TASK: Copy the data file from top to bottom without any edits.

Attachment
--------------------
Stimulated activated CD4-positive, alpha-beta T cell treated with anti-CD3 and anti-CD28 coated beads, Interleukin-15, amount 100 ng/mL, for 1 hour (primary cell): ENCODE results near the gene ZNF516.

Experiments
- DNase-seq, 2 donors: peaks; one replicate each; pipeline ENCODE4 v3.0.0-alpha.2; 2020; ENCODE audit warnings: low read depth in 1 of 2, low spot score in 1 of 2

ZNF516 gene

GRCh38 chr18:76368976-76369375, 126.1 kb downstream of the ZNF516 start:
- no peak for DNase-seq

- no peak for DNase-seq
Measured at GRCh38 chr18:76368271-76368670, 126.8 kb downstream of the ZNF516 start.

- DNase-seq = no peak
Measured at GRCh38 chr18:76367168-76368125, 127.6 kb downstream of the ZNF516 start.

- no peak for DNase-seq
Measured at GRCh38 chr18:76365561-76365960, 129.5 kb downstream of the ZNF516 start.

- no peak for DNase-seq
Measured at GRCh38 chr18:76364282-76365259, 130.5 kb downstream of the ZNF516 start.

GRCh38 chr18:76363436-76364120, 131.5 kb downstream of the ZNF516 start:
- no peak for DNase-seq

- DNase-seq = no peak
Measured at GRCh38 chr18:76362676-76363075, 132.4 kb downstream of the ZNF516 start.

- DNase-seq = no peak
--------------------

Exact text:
Stimulated activated CD4-positive, alpha-beta T cell treated with anti-CD3 and anti-CD28 coated beads, Interleukin-15, amount 100 ng/mL, for 1 hour (primary cell): ENCODE results near the gene ZNF516.

Experiments
- DNase-seq, 2 donors: peaks; one replicate each; pipeline ENCODE4 v3.0.0-alpha.2; 2020; ENCODE audit warnings: low read depth in 1 of 2, low spot score in 1 of 2

ZNF516 gene

GRCh38 chr18:76368976-76369375, 126.1 kb downstream of the ZNF516 start:
- no peak for DNase-seq

- no peak for DNase-seq
Measured at GRCh38 chr18:76368271-76368670, 126.8 kb downstream of the ZNF516 start.

- DNase-seq = no peak
Measured at GRCh38 chr18:76367168-76368125, 127.6 kb downstream of the ZNF516 start.

- no peak for DNase-seq
Measured at GRCh38 chr18:76365561-76365960, 129.5 kb downstream of the ZNF516 start.

- no peak for DNase-seq
Measured at GRCh38 chr18:76364282-76365259, 130.5 kb downstream of the ZNF516 start.

GRCh38 chr18:76363436-76364120, 131.5 kb downstream of the ZNF516 start:
- no peak for DNase-seq

- DNase-seq = no peak
Measured at GRCh38 chr18:76362676-76363075, 132.4 kb downstream of the ZNF516 start.

- DNase-seq = no peak